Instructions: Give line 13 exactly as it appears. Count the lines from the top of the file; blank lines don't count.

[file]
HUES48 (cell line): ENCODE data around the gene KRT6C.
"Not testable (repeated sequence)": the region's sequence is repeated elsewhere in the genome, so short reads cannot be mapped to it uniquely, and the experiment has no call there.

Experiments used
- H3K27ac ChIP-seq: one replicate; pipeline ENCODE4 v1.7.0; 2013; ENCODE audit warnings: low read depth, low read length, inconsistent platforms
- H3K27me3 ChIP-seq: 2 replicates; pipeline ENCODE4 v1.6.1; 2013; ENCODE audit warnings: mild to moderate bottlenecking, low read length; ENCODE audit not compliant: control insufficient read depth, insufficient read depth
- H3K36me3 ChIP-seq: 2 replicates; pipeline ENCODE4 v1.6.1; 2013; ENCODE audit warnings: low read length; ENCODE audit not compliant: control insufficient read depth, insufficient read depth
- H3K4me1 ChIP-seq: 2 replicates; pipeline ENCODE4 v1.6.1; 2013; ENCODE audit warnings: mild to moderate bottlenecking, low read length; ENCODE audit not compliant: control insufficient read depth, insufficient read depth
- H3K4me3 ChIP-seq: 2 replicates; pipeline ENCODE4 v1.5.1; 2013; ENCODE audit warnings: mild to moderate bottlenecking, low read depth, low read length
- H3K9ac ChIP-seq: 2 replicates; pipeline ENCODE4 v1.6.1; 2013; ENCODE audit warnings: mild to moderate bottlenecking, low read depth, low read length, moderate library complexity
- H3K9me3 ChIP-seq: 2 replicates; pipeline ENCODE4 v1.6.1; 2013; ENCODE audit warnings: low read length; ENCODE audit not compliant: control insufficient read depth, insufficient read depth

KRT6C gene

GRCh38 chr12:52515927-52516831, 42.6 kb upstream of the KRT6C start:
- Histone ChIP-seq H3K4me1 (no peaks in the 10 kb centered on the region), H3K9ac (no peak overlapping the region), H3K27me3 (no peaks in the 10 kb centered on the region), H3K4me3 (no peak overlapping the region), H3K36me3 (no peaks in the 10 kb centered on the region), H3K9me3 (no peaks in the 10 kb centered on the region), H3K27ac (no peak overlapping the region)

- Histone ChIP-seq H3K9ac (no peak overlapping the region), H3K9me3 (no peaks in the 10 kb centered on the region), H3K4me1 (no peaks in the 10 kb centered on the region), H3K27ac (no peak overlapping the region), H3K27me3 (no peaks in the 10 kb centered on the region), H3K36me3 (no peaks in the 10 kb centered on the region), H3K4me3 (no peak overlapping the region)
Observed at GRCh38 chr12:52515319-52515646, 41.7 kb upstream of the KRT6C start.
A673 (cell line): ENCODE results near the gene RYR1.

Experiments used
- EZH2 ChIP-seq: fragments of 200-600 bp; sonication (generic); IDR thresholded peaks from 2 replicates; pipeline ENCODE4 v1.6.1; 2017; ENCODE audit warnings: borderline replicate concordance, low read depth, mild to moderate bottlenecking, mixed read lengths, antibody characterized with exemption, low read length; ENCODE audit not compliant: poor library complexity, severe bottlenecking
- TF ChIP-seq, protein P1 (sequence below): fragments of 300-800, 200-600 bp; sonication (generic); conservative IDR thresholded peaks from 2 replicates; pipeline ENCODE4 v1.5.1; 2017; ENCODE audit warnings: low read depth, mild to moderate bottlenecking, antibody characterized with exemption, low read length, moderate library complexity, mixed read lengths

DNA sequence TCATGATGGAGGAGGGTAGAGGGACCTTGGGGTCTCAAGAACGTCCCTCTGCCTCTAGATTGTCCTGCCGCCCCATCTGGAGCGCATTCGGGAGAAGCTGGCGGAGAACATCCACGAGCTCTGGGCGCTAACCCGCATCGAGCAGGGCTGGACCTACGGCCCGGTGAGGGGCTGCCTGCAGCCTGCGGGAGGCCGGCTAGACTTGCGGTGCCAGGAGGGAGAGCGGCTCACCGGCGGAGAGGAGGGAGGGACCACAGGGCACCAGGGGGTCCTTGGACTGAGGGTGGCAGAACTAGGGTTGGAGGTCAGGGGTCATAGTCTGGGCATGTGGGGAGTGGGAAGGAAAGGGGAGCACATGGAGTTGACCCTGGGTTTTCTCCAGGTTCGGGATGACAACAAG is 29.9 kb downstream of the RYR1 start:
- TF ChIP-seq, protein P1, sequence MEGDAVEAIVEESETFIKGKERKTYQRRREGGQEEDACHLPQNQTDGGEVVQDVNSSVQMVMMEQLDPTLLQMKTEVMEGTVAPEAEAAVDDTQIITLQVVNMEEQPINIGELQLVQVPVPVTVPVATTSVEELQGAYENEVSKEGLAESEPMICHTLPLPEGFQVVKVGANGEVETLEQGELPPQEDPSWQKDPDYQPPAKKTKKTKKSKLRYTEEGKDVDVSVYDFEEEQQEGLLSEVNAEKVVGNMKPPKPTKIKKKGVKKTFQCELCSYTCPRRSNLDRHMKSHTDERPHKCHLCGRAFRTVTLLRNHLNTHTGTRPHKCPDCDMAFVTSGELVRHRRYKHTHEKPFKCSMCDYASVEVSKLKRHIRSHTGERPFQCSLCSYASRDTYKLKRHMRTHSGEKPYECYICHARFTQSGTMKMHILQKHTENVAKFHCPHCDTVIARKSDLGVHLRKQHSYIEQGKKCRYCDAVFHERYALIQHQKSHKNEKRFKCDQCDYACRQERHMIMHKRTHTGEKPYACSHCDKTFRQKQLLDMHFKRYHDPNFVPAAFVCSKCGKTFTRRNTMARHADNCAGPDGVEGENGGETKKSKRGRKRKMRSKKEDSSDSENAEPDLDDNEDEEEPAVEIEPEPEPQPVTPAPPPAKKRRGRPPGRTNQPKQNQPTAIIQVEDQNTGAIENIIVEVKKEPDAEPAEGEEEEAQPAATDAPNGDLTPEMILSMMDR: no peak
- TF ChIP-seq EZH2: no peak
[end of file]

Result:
- Histone ChIP-seq H3K4me1 (no peaks in the 10 kb centered on the region), H3K9ac (no peak overlapping the region), H3K27me3 (no peaks in the 10 kb centered on the region), H3K4me3 (no peak overlapping the region), H3K36me3 (no peaks in the 10 kb centered on the region), H3K9me3 (no peaks in the 10 kb centered on the region), H3K27ac (no peak overlapping the region)